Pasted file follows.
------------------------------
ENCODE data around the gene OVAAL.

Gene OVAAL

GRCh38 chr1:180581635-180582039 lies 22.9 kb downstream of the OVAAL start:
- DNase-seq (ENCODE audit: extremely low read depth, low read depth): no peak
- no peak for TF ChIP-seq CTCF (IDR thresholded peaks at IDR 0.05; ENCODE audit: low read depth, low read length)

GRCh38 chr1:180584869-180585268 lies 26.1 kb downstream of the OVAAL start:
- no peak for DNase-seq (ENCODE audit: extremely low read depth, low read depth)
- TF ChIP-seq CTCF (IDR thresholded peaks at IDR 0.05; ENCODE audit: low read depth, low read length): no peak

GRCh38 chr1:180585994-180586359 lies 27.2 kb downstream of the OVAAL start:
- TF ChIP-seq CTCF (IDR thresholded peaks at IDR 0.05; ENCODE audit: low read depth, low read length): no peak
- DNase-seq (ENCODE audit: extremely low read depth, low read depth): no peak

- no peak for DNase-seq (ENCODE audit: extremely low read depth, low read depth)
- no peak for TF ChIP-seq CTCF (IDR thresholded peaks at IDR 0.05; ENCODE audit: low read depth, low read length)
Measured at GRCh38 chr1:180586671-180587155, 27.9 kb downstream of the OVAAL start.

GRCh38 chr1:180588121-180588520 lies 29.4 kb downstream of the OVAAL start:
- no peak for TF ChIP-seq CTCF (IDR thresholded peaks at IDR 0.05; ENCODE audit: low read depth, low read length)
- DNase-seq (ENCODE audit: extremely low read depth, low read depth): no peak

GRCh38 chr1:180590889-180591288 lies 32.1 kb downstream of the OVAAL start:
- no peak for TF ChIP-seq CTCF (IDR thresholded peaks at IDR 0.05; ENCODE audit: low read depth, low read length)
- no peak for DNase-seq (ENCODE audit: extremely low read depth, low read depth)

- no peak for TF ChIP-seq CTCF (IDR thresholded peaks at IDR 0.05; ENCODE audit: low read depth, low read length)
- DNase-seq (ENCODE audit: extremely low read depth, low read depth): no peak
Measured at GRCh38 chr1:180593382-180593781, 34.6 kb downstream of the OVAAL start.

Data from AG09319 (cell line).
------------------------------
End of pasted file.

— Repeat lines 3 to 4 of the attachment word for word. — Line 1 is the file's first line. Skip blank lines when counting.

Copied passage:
GRCh38 chr1:180581635-180582039 lies 22.9 kb downstream of the OVAAL start:
- DNase-seq (ENCODE audit: extremely low read depth, low read depth): no peak